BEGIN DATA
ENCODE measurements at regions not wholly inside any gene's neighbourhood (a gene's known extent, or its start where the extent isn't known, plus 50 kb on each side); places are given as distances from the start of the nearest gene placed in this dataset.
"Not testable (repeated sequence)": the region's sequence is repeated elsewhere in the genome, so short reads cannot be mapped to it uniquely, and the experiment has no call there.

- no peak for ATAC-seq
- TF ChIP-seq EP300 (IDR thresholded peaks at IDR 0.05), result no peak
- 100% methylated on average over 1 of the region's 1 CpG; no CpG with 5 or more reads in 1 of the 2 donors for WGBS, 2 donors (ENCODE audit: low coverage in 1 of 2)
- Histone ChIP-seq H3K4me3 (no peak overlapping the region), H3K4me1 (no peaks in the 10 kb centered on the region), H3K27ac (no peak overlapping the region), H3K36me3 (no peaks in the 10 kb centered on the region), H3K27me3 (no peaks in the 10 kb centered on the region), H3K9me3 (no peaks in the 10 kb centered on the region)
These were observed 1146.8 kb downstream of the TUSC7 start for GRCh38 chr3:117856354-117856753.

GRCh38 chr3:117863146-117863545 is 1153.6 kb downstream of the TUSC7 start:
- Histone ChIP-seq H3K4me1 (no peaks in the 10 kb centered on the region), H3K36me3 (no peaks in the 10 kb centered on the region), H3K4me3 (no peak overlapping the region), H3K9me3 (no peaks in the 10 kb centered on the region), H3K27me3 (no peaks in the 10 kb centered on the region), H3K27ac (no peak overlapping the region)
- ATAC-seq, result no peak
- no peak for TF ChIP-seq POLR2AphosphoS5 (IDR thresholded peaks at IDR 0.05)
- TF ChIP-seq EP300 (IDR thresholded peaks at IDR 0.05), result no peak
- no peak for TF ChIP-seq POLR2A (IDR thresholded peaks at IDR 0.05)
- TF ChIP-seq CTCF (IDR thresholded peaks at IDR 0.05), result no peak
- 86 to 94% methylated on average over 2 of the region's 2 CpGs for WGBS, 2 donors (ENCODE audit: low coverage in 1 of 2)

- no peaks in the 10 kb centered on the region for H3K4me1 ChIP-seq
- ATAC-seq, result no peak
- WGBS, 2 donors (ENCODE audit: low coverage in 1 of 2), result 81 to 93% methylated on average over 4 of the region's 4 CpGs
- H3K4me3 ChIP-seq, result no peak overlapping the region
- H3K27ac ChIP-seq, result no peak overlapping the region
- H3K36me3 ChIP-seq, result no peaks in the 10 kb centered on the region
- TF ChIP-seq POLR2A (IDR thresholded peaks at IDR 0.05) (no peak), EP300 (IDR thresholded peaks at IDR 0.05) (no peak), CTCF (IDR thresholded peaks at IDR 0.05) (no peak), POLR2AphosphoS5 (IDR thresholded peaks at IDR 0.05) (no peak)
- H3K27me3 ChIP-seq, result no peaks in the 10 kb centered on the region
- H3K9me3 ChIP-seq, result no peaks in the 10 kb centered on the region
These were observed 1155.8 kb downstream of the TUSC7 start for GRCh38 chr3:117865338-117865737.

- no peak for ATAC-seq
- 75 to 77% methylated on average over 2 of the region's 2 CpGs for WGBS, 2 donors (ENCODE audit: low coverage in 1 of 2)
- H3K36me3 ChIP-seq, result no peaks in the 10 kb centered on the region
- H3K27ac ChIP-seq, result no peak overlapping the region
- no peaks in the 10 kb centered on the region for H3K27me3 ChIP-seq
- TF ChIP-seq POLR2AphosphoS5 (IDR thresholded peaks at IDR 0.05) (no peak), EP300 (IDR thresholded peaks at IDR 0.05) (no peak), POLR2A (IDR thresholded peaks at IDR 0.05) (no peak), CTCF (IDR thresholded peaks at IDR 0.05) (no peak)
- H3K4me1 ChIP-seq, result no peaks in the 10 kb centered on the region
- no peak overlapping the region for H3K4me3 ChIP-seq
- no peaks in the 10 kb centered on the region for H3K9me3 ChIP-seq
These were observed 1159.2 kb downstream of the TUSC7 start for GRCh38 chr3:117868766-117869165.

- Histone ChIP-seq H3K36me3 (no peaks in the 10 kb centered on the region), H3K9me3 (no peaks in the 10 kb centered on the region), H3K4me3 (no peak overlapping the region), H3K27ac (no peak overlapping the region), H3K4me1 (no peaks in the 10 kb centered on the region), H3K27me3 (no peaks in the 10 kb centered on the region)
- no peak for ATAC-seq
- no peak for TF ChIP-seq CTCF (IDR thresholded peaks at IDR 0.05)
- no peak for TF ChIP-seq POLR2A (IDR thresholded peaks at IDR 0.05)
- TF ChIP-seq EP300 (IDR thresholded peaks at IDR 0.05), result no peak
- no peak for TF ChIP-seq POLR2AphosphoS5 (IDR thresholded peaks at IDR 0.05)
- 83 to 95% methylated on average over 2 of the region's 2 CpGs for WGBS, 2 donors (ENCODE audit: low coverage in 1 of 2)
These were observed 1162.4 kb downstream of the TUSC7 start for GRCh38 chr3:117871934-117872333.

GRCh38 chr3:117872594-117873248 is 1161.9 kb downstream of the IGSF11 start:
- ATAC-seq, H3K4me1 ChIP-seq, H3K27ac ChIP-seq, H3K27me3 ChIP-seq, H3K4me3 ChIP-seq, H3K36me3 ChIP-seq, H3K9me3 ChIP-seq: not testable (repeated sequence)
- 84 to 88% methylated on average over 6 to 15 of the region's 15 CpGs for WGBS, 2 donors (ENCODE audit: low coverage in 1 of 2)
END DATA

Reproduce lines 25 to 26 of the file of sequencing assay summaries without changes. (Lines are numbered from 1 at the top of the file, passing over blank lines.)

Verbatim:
These were observed 1155.8 kb downstream of the TUSC7 start for GRCh38 chr3:117865338-117865737.

- no peak for ATAC-seq